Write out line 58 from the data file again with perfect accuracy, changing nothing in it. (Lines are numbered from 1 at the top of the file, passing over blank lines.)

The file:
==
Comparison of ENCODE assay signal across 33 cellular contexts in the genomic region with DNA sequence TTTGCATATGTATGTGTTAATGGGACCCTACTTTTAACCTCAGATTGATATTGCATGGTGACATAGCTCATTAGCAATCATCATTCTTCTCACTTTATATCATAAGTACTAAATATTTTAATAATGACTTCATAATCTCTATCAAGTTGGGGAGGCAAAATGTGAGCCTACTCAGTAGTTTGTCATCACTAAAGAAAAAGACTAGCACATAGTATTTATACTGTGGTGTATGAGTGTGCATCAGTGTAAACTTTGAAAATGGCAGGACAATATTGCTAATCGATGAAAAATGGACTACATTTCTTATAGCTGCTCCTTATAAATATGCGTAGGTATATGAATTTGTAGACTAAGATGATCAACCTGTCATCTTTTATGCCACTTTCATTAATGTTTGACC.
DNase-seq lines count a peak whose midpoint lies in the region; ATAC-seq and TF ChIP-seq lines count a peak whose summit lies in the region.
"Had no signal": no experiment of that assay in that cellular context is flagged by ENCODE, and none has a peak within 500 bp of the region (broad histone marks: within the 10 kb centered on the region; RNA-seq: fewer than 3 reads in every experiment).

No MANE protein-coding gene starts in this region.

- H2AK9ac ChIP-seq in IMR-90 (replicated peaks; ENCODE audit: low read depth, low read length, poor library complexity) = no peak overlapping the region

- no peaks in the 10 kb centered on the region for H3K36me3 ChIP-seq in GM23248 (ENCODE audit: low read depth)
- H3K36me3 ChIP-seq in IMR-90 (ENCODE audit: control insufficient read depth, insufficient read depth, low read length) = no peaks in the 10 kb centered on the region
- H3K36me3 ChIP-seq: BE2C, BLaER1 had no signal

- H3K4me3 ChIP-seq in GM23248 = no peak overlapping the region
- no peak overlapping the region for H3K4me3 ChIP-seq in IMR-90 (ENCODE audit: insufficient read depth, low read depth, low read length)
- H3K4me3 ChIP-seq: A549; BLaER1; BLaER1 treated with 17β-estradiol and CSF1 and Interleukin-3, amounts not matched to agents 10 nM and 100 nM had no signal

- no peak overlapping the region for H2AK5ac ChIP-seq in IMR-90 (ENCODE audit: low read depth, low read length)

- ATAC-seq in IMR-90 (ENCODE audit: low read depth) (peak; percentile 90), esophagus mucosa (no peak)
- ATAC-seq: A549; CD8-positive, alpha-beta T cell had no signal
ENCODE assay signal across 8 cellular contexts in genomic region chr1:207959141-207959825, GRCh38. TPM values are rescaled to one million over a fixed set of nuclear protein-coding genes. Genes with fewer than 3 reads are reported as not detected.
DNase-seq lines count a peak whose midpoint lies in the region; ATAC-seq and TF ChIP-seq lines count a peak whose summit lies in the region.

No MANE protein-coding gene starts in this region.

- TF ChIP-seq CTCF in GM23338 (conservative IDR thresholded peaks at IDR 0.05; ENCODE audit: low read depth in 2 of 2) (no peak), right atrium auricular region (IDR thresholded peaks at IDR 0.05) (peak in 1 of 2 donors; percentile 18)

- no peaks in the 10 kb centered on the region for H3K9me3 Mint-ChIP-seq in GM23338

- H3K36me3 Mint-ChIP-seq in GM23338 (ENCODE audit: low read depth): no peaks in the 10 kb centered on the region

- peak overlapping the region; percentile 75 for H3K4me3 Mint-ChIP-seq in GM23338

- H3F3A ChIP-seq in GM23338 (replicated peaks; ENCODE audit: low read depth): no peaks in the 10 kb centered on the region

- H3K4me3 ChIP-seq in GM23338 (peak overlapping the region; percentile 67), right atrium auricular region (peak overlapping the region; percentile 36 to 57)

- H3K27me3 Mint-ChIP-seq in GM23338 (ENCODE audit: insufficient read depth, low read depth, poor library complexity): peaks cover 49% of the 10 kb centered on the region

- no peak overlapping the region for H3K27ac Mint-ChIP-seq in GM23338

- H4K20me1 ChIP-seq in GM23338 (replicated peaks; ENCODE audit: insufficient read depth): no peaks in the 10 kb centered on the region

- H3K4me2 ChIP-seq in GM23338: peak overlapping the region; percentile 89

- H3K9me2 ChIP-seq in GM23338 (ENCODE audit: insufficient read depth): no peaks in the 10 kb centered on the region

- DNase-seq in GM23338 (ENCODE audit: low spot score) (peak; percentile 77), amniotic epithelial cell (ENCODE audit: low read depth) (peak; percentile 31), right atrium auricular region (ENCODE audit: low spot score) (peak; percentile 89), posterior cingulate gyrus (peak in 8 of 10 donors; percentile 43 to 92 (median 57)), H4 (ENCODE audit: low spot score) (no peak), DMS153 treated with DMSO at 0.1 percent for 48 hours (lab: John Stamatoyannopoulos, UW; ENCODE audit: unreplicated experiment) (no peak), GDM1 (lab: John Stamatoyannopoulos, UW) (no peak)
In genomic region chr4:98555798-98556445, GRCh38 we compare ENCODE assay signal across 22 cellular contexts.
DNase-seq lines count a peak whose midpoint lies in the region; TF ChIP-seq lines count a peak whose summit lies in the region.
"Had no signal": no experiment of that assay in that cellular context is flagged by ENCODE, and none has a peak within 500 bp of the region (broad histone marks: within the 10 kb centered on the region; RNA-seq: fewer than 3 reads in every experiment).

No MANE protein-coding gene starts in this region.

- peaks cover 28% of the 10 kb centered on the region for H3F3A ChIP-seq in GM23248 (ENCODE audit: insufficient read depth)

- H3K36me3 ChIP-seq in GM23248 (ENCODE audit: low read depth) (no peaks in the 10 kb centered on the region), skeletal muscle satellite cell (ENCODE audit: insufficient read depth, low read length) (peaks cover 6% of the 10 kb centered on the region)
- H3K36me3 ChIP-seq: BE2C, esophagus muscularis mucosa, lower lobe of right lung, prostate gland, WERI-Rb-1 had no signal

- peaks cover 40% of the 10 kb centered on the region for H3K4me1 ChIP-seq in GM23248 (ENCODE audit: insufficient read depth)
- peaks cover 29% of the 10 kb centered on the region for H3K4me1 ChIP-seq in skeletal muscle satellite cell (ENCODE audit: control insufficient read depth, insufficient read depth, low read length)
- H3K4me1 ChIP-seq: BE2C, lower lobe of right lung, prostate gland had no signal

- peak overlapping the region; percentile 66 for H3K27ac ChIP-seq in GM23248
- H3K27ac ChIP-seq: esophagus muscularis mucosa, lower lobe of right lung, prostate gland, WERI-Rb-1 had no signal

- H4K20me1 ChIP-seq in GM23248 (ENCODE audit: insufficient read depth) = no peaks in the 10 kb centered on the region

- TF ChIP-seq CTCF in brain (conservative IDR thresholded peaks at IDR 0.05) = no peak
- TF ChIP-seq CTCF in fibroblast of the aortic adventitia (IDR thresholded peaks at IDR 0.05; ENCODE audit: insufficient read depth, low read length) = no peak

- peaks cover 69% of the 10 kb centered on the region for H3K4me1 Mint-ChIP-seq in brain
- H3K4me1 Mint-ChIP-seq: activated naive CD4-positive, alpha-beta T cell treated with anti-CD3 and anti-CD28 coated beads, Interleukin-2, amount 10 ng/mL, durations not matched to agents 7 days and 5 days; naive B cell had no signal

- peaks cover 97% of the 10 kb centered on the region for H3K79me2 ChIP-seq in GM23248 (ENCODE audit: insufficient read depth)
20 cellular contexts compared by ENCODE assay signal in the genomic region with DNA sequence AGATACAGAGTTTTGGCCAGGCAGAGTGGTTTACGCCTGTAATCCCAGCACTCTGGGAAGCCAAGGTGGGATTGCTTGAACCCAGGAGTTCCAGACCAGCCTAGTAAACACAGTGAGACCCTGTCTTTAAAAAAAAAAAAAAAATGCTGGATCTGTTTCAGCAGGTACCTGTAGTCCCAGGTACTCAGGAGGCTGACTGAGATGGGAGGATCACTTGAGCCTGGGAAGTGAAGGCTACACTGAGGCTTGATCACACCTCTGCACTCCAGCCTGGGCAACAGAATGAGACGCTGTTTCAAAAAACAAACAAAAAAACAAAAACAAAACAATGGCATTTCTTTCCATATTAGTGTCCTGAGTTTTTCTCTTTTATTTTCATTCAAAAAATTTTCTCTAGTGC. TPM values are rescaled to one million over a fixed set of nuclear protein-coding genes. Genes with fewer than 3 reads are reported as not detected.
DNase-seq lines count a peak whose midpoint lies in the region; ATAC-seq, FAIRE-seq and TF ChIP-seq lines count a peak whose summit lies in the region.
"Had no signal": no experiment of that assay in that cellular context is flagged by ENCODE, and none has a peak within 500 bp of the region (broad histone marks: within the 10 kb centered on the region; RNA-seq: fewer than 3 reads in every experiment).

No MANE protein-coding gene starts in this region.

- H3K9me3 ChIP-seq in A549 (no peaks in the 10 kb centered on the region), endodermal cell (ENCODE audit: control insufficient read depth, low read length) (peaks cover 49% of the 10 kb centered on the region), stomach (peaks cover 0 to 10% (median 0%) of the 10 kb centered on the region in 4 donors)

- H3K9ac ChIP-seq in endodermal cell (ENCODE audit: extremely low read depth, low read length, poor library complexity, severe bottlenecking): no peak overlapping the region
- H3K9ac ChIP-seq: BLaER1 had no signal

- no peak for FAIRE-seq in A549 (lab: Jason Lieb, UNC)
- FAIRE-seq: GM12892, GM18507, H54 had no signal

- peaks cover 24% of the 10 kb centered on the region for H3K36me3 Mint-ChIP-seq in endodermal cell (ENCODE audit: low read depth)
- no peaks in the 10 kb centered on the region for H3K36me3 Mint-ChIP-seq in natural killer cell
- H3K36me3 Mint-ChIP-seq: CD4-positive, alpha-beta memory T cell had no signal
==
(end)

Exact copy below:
- no peaks in the 10 kb centered on the region for H3K36me3 Mint-ChIP-seq in natural killer cell